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Swedish lessons take off across Europe

The Local · 12 Feb 2013, 13:12

Published: 12 Feb 2013 13:12 GMT+01:00

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While it may be common for people around the world to be learning Spanish or English, the latest trend to start spreading around the globe is learning Swedish.

The biggest interest stems from Germany, where 7,500 people study the language.

"There are more people who study Swedish in Germany than people studying German in Sweden," Monika Wirkkala, department head at the Swedish Institute (SI), told the TT news agency.

One student, Danny Marr, chose Swedish as her main language in her Scandinavian Relations course at Humboldt University in Berlin, and isn't having any troubles either.

"Your grammar is so easy," she trumpeted.

Over 200 universities in a 38 countries offer Swedish classes, with an estimated 18,000 students around the globe learning to get their lips around the ö:s, å:s and ä:s.

And the reason people are lapping up the language? To improve career possibilities in the Nordic nation.

However, the language courses haven’t spread to every corner of the globe, at least not yet.

Wirkkala at SI points out that the lessons have yet to take off in South America or Africa, but that the European market is well-covered.

Story continues below…

"It’s only Albania that doesn't have some kind of Swedish course," she said.

TT/The Local/og

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Your comments about this article

13:50 February 12, 2013 by oddsock
Poor naive little things.
14:02 February 12, 2013 by EP
Why even bother? Learn something more useful like Spanish, French, German or even Mandarin.

Swedish is insignificant outside of Sweden, and besides you can get by in English here
15:13 February 12, 2013 by RävUK
I am very slowly learning Swedish by myself and find the language fascinating. As a frequent visitor to Sweden (and with the dream of living there one day) it's important to me that I make a genuine effort to learn the native tongue. It is at times a complex language but I'm having fun exploring it, and I hope others across the continent do too.
16:04 February 12, 2013 by m2hm
Why do I sometimes get the feeling that some people who comment here are just the negative moaning type?

They want to learn Swedish because they think that Sweden is where they want to move...So what? Sweden is generally a nice country. Loads learn English to move to the US for example. Do all Americans think the US is a paradise? Of course not. Sweden might be better than their homelands (the students I mean) and it's up to them to get the best out of Sweden and learning the language is just one step forward.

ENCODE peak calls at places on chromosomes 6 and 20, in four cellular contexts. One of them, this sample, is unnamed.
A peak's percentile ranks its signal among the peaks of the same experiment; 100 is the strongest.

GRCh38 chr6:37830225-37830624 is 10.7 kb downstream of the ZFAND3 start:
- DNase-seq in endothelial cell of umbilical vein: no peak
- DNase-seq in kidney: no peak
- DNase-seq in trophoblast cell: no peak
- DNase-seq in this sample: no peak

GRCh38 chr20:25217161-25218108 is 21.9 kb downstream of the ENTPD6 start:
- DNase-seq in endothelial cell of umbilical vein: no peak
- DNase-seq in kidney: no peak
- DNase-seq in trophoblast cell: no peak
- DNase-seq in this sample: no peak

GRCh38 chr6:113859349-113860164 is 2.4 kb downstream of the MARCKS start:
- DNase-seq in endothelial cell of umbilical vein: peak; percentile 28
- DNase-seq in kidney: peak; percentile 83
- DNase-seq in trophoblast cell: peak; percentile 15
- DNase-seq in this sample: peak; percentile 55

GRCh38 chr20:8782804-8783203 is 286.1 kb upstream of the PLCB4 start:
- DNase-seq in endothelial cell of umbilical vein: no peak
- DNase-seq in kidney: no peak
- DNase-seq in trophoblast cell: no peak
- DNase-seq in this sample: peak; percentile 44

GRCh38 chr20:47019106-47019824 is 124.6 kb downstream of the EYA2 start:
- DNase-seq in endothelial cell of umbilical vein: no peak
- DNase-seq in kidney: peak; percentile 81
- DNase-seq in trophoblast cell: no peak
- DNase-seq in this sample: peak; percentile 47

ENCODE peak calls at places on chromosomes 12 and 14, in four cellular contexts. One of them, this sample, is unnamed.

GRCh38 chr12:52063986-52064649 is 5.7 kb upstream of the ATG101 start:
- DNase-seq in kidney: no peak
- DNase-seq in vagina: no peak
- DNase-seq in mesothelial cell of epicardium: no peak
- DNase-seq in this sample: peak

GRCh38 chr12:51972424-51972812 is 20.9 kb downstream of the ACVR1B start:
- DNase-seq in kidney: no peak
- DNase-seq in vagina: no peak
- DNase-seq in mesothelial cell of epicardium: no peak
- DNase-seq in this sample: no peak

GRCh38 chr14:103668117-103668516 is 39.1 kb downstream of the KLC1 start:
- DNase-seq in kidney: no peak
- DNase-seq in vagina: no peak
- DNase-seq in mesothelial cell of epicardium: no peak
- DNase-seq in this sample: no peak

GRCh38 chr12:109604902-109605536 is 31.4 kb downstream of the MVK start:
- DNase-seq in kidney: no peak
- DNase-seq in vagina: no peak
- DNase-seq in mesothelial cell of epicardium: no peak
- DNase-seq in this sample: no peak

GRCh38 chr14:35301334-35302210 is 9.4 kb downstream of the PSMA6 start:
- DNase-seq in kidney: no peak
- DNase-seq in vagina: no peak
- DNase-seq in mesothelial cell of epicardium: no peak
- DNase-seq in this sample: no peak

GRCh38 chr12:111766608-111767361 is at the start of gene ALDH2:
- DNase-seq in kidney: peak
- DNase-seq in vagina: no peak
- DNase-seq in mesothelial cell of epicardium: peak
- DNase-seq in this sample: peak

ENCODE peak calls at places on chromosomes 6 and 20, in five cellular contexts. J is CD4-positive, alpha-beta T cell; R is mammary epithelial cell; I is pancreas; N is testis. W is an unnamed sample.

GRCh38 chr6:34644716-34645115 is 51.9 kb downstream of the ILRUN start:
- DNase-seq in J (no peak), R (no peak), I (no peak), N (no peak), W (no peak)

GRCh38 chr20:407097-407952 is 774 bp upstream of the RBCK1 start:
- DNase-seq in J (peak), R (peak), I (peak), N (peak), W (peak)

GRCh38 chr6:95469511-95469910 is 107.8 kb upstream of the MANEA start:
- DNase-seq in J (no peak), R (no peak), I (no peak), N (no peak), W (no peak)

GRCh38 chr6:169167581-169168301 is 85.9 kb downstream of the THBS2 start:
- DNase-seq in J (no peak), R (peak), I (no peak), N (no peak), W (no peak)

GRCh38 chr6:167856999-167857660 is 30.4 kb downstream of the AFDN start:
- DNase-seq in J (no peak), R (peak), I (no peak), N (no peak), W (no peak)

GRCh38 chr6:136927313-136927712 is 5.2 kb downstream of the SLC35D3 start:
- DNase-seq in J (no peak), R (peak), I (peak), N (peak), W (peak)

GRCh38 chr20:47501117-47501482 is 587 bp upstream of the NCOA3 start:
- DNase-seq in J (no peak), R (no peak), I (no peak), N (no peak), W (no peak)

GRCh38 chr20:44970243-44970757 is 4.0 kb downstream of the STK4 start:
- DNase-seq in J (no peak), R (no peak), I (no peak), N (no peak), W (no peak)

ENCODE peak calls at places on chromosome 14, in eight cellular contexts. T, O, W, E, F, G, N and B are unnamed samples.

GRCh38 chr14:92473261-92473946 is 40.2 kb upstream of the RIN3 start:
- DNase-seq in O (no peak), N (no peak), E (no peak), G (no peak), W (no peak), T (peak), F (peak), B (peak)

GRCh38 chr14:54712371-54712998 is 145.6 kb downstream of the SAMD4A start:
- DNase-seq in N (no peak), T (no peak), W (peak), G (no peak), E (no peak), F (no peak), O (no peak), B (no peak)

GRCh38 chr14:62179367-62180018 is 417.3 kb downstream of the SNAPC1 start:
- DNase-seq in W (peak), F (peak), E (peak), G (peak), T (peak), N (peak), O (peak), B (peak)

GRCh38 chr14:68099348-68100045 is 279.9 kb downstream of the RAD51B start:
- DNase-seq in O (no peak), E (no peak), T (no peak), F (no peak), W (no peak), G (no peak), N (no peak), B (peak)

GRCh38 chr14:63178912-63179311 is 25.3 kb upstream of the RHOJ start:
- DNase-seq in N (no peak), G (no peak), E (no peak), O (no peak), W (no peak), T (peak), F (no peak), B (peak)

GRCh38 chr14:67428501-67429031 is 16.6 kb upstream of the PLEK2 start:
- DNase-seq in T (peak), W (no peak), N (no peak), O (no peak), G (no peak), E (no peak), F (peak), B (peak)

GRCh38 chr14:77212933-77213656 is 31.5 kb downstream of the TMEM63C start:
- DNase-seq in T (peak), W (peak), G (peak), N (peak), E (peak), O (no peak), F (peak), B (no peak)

If you have no other comments but moaning, please keep them for yourself and let people dream work on realizing their dreams.
16:42 February 12, 2013 by prince T
Germany?? May be it is because of the swedish girls. Why would d biggest economy in europe be lookin for in sweden
18:19 February 12, 2013 by cogito

Has it occurred to you that English might be a slightly larger language than Swedish?
20:24 February 12, 2013 by eurobloke
Well languages come and go in fads, for example Russian in the 50's (think the Cold War), Japanese in 80's and Spanish in the 90's. Today it is Mandarin and German as well as Swedish.

Like the posts n° 3 & 4, I would like to move to Sverige and trying to speak the local tongue. This should be welcome as the person is keen to integrate into local society.
20:29 February 12, 2013 by HelmiVainikka
Maybe someone should have mentioned that Germany has about...81,7 million people? So 7.500 study Swedish? Thats 0,000122%. Big deal.
09:45 February 15, 2013 by Dino7
Hello if someone can help me wher i can find GOOD Swedish online language course.

Thank you for help.
17:30 February 15, 2013 by james_g
@ m2hm #4 - couldn't agree with you more! - and @ cogito #6 - what's that got to do with m2hm's comment? (Assuming that by 'slightly larger language' you mean slightly (!) more widely used language and not something rather more abstruse - in which case, please enlighten us! Or perhaps you are referring to the fact that it has a larger vocabulary - in which case- again - so what?)
22:36 February 22, 2013 by HörbDörpmeister
Well, Swedish, German and English are all Germanic languages, sharing some features and have related grammar. It's not like we're talking about Korean, or god-forbid French.
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